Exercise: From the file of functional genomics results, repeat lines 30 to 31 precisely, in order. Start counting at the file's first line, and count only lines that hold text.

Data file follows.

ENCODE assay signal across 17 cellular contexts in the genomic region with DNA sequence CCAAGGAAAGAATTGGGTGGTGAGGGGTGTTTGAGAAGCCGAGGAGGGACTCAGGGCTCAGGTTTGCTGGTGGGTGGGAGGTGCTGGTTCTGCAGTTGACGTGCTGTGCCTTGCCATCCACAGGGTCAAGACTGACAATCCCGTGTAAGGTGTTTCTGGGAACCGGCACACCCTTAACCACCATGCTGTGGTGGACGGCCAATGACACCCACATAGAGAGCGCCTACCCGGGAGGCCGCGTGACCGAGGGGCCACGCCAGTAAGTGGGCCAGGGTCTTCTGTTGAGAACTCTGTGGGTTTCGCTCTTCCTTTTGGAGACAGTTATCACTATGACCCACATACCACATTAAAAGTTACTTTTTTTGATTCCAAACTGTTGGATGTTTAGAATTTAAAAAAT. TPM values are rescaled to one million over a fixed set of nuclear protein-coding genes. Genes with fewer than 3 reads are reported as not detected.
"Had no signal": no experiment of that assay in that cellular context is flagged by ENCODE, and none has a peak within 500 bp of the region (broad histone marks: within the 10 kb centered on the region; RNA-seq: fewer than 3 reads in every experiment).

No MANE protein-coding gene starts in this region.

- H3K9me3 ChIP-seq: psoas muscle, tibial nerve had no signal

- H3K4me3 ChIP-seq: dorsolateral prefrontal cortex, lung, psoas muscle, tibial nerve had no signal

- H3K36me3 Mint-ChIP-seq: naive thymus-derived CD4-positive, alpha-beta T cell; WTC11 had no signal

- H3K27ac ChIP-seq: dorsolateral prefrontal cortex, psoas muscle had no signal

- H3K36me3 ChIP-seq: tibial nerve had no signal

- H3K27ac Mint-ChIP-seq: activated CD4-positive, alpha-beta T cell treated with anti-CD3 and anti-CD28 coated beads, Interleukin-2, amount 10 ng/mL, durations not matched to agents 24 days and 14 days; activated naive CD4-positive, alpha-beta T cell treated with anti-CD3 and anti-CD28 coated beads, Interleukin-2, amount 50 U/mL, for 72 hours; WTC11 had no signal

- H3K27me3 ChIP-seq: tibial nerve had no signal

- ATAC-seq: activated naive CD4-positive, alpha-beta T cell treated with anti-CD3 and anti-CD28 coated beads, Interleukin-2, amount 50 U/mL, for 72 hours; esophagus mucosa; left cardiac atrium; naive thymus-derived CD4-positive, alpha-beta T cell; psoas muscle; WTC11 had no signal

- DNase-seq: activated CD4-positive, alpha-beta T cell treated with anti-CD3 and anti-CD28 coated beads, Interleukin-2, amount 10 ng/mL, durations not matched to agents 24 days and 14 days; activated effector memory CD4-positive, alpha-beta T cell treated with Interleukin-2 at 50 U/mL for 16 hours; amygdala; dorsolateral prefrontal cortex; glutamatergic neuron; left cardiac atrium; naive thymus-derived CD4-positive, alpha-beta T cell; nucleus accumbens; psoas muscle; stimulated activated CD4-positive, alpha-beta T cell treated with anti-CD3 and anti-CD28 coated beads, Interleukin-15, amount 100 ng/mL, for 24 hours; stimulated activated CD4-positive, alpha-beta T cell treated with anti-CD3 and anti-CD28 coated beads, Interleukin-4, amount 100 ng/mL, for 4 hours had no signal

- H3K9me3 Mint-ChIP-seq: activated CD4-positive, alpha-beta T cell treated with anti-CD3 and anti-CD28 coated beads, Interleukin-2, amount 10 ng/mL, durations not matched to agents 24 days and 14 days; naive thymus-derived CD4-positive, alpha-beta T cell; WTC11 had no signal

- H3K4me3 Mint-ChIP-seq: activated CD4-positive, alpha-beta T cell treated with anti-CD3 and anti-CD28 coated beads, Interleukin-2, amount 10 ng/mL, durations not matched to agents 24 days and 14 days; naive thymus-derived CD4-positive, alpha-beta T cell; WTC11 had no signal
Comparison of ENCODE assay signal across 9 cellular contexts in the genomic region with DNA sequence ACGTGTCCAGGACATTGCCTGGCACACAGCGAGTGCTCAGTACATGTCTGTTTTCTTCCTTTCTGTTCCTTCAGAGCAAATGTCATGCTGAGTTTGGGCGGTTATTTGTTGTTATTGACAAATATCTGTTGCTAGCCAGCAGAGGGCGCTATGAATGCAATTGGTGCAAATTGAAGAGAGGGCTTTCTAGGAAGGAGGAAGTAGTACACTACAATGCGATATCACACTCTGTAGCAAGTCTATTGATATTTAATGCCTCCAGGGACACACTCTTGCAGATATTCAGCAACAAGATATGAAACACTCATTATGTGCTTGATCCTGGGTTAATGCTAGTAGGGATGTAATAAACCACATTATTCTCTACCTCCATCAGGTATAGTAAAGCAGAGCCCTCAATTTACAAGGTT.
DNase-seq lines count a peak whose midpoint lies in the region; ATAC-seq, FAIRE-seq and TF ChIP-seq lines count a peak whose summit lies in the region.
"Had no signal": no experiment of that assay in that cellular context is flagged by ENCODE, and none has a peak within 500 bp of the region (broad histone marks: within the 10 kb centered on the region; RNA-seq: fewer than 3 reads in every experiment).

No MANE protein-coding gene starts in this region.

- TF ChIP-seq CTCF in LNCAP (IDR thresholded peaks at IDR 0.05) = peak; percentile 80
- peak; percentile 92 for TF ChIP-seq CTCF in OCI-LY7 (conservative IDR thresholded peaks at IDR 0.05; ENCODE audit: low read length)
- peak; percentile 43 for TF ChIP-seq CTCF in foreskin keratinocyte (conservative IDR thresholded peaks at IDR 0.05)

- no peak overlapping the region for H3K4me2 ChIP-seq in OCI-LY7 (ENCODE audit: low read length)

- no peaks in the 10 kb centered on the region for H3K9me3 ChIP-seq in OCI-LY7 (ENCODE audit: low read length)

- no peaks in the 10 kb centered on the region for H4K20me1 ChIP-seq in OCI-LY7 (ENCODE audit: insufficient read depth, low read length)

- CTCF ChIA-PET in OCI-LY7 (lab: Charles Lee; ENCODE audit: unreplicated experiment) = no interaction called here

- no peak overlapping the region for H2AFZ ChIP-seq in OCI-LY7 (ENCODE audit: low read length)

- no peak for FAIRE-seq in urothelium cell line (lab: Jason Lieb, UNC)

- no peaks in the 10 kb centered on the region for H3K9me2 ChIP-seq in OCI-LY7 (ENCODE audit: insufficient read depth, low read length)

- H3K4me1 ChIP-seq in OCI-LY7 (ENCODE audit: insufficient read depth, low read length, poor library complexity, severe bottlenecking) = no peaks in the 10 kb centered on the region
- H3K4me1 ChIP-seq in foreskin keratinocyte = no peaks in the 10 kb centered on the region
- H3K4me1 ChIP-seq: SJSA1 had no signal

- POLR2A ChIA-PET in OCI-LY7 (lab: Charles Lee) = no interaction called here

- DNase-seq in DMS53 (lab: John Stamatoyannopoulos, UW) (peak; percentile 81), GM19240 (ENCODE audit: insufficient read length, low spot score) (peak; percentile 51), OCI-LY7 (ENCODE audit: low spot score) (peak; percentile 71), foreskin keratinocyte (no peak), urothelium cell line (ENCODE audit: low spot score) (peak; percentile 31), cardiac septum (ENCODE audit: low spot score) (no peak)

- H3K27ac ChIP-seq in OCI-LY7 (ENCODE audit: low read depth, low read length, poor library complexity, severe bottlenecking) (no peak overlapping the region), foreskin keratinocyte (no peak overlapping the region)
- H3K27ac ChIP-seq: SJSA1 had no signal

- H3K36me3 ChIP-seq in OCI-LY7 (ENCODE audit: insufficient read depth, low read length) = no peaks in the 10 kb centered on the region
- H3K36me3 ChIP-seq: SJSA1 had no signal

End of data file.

- H3K4me1 ChIP-seq in foreskin keratinocyte = no peaks in the 10 kb centered on the region
- H3K4me1 ChIP-seq: SJSA1 had no signal